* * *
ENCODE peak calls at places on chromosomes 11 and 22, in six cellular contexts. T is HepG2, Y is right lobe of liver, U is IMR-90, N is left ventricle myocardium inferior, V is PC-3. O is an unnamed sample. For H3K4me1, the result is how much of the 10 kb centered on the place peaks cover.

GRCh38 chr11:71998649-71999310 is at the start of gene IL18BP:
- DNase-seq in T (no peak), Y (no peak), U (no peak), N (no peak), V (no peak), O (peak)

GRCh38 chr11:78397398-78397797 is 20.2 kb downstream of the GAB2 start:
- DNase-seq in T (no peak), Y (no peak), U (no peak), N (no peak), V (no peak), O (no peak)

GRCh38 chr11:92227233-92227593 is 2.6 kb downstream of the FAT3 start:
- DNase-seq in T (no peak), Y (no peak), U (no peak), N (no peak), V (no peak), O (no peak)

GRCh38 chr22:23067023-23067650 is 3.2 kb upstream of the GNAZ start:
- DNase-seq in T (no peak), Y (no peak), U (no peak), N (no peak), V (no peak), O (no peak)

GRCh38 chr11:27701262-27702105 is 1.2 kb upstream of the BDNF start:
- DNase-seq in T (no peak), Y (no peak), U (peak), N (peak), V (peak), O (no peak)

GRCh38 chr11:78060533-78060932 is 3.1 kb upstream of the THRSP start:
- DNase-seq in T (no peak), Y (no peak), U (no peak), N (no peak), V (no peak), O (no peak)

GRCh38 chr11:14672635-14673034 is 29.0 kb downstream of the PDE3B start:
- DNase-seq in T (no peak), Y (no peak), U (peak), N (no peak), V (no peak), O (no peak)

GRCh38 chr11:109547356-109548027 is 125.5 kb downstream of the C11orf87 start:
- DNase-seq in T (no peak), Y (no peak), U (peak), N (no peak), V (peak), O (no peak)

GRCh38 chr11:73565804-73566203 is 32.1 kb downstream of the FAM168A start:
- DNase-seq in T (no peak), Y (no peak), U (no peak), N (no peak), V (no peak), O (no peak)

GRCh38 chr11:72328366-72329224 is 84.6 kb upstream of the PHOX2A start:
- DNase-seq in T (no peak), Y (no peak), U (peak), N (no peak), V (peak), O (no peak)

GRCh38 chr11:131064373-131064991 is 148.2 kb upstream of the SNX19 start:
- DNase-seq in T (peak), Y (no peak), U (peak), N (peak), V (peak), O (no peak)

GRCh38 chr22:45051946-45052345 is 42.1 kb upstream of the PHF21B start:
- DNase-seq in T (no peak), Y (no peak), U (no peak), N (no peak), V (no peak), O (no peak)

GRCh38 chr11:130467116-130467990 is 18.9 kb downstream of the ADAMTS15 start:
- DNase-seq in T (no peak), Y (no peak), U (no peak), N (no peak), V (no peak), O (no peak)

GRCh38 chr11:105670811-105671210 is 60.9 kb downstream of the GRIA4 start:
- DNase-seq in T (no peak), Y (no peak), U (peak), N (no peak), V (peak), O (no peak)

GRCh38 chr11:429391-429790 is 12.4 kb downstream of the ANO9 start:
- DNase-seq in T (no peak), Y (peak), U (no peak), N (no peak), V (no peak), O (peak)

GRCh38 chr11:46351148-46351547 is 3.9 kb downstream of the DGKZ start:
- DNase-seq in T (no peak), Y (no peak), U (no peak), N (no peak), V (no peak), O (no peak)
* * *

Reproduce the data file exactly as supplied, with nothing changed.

ENCODE peak calls at places on chromosomes 11 and 22, in six cellular contexts. T is HepG2, Y is right lobe of liver, U is IMR-90, N is left ventricle myocardium inferior, V is PC-3. O is an unnamed sample. For H3K4me1, the result is how much of the 10 kb centered on the place peaks cover.

GRCh38 chr11:71998649-71999310 is at the start of gene IL18BP:
- DNase-seq in T (no peak), Y (no peak), U (no peak), N (no peak), V (no peak), O (peak)

GRCh38 chr11:78397398-78397797 is 20.2 kb downstream of the GAB2 start:
- DNase-seq in T (no peak), Y (no peak), U (no peak), N (no peak), V (no peak), O (no peak)

GRCh38 chr11:92227233-92227593 is 2.6 kb downstream of the FAT3 start:
- DNase-seq in T (no peak), Y (no peak), U (no peak), N (no peak), V (no peak), O (no peak)

GRCh38 chr22:23067023-23067650 is 3.2 kb upstream of the GNAZ start:
- DNase-seq in T (no peak), Y (no peak), U (no peak), N (no peak), V (no peak), O (no peak)

GRCh38 chr11:27701262-27702105 is 1.2 kb upstream of the BDNF start:
- DNase-seq in T (no peak), Y (no peak), U (peak), N (peak), V (peak), O (no peak)

GRCh38 chr11:78060533-78060932 is 3.1 kb upstream of the THRSP start:
- DNase-seq in T (no peak), Y (no peak), U (no peak), N (no peak), V (no peak), O (no peak)

GRCh38 chr11:14672635-14673034 is 29.0 kb downstream of the PDE3B start:
- DNase-seq in T (no peak), Y (no peak), U (peak), N (no peak), V (no peak), O (no peak)

GRCh38 chr11:109547356-109548027 is 125.5 kb downstream of the C11orf87 start:
- DNase-seq in T (no peak), Y (no peak), U (peak), N (no peak), V (peak), O (no peak)

GRCh38 chr11:73565804-73566203 is 32.1 kb downstream of the FAM168A start:
- DNase-seq in T (no peak), Y (no peak), U (no peak), N (no peak), V (no peak), O (no peak)

GRCh38 chr11:72328366-72329224 is 84.6 kb upstream of the PHOX2A start:
- DNase-seq in T (no peak), Y (no peak), U (peak), N (no peak), V (peak), O (no peak)

GRCh38 chr11:131064373-131064991 is 148.2 kb upstream of the SNX19 start:
- DNase-seq in T (peak), Y (no peak), U (peak), N (peak), V (peak), O (no peak)

GRCh38 chr22:45051946-45052345 is 42.1 kb upstream of the PHF21B start:
- DNase-seq in T (no peak), Y (no peak), U (no peak), N (no peak), V (no peak), O (no peak)

GRCh38 chr11:130467116-130467990 is 18.9 kb downstream of the ADAMTS15 start:
- DNase-seq in T (no peak), Y (no peak), U (no peak), N (no peak), V (no peak), O (no peak)

GRCh38 chr11:105670811-105671210 is 60.9 kb downstream of the GRIA4 start:
- DNase-seq in T (no peak), Y (no peak), U (peak), N (no peak), V (peak), O (no peak)

GRCh38 chr11:429391-429790 is 12.4 kb downstream of the ANO9 start:
- DNase-seq in T (no peak), Y (peak), U (no peak), N (no peak), V (no peak), O (peak)

GRCh38 chr11:46351148-46351547 is 3.9 kb downstream of the DGKZ start:
- DNase-seq in T (no peak), Y (no peak), U (no peak), N (no peak), V (no peak), O (no peak)